Harbor porpoise calves ingest toxic chemicals through their mother’s milk

The use of “forever chemicals” or persistent organic pollutants (POPs) has been banned for quite some years. They include infamous compounds such as PCBs or polychlorinated biphenyls, pesticides, and flame retardants. Yet, these chemical contaminants are still present in our marine ecosystems, and the porpoises inhabiting them. Scientists discovered that more than half of harbor porpoises from the southern North Sea had contaminant concentrations above the threshold for risks of health effects.

A female harbor porpoise can transfer the contaminants stored in her blubber to her calf. — Credit: Colin Knowles via Flickr

A persistent threat…

POPs have negative effects on the health of animals, including on the reproductive, immune, and hormonal systems. These contaminants accumulate in fatty tissues, due to their chemical structure. Unfortunately for many marine mammals, their bodies are rich in fatty tissues, also known as blubber, for insulation, hydrodynamics, and buoyancy. Additionally, these chemicals do not break down easily in ecosystems and amplify through marine food webs. This means that marine mammals, often the top predators of an ecosystem, ingest high levels of pollutants through their diet. 

Harbor porpoises in danger

When talking about the effects of contaminants on European marine mammals, one species has gotten particular attention from scientists: the harbor porpoise in the North Sea. It is one of the smallest cetaceans, but it has a relatively thick blubber layer compared to other smaller cetaceans. Due to its large body surface-to-body volume ratio, the harbor porpoise has a high metabolic demand. This means it needs to feed almost continuously. However, eating contaminated prey makes them vulnerable and could have a significant impact on their health and reproduction. 

A 2021 study investigated the levels of POPs, specifically polychlorinated biphenyls (PCBs), in harbor porpoises from the North Sea. Scientists from Utrecht University collected hundreds of stranded harbor porpoises from the Dutch coast from 2006 until 2019 for post-mortem investigations. Samples from 112 of these examined porpoises were further analyzed by Wageningen Marine Research to measure the contaminant concentrations to compare between age classes and sex. To evaluate the risks of effects on the health and functions of marine mammals, a threshold level of effect is set at 9 mg/kg of PCBs for immune system disruption which follows many previous studies.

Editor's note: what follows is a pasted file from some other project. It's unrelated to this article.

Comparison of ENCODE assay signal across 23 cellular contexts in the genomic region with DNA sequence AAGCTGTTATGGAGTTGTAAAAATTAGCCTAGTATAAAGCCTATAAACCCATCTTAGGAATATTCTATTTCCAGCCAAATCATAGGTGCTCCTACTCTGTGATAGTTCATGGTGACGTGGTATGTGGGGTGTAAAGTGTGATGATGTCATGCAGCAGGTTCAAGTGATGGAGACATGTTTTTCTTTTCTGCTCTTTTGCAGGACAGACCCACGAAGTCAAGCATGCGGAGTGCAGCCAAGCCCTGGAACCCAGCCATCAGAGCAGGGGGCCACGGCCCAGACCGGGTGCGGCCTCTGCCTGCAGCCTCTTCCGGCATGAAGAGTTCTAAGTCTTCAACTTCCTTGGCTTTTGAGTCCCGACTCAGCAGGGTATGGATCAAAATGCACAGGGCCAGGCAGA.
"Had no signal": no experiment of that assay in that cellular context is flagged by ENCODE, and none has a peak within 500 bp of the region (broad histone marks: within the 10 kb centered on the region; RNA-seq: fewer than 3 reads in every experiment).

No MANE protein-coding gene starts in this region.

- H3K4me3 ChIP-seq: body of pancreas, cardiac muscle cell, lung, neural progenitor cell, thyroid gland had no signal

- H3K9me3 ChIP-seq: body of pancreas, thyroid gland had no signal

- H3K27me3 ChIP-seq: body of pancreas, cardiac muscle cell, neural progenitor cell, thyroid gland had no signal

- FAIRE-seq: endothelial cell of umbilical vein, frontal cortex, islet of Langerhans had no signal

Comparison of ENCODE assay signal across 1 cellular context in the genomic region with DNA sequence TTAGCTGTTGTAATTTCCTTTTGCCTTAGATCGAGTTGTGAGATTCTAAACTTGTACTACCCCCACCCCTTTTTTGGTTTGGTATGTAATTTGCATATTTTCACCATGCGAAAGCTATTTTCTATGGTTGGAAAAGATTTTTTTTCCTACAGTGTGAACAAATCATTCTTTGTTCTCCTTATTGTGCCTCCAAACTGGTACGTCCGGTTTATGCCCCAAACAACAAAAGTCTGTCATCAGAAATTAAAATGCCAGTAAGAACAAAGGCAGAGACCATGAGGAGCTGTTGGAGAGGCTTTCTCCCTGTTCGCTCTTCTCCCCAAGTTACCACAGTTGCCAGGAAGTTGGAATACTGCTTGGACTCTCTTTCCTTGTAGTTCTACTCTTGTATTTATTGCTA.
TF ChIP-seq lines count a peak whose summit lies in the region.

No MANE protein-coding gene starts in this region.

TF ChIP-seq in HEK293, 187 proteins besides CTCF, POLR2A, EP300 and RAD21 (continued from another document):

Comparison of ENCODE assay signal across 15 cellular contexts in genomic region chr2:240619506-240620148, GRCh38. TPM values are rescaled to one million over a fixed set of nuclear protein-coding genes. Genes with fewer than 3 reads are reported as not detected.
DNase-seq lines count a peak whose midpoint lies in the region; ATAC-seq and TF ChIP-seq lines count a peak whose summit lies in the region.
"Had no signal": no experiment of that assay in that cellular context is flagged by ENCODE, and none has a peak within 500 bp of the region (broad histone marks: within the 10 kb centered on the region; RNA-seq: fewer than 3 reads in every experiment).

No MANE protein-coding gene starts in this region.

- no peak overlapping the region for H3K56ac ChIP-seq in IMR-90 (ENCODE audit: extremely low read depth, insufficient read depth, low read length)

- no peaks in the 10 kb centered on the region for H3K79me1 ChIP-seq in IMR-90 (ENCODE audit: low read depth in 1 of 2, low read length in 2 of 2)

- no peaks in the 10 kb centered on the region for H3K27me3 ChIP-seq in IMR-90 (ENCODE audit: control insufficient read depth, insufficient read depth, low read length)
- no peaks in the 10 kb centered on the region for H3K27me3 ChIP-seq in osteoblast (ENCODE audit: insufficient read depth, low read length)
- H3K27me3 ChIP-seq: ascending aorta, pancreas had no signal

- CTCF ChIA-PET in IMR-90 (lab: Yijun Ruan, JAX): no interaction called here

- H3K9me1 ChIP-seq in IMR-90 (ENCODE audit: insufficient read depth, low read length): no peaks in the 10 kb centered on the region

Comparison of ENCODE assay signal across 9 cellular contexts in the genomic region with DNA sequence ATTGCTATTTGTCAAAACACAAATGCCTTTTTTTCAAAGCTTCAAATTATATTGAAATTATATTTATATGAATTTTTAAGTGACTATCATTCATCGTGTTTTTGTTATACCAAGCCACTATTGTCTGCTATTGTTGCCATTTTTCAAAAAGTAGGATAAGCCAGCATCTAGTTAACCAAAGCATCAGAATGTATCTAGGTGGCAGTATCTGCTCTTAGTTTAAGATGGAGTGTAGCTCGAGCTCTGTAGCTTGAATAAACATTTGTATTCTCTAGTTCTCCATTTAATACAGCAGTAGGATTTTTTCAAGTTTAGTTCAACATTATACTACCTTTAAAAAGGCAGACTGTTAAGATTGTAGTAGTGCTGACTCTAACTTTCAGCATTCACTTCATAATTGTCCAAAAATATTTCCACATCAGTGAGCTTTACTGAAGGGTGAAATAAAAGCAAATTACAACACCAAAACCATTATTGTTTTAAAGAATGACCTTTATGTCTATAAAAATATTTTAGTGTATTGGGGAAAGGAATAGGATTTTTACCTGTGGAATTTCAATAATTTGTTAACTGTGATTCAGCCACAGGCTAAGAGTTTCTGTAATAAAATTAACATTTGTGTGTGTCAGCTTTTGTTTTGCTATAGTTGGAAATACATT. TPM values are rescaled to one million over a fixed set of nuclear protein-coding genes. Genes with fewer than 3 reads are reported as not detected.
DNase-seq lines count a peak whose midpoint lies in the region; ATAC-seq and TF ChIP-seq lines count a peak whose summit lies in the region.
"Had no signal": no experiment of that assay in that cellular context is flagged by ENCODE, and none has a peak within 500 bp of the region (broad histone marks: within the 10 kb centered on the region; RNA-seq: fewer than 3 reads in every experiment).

Scientists collected samples from the stranded porpoises to analyze the chemicals in their tissue — Credit: Nynke Kouwenhoven – Utrecht University

Calves get contaminated by their mothers

Of the harbor porpoises that were assessed in this study, almost 40% had concentrations higher than the threshold. The PCB concentrations were lowest in fetuses, which they received through the umbilical cord from the mother during the pregnancy. However, the study found that newborn or neonate porpoises had higher concentrations than fetuses. The scientists explained this was the result of the mom’s transfer of contaminants through her umbilical cord and her milk. More than half of the newborns had concentrations that surpassed the threshold. The PCB concentrations in milk showed the same level of concentration as the blubber of the mother animal. Indeed, the mom needs to use her blubber reserves to make fat-rich milk for her baby. But PCBs stick to fatty tissue and end up in the milk. 

Throughout their early development, harbor porpoise calves will keep accumulating high doses of PCBs through their mothers’ milk. Juvenile harbor porpoises weaned off by their mothers showed high concentrations of PCBs. In fact, half of them had PCB concentrations above the threshold. Once they start eating normal food, like small fish, they need to consume a lot of it to fuel their growth spurts. These high-feeding phases can cause another increase in PCB concentrations, but never as high of an increase as what young porpoises get through lactation.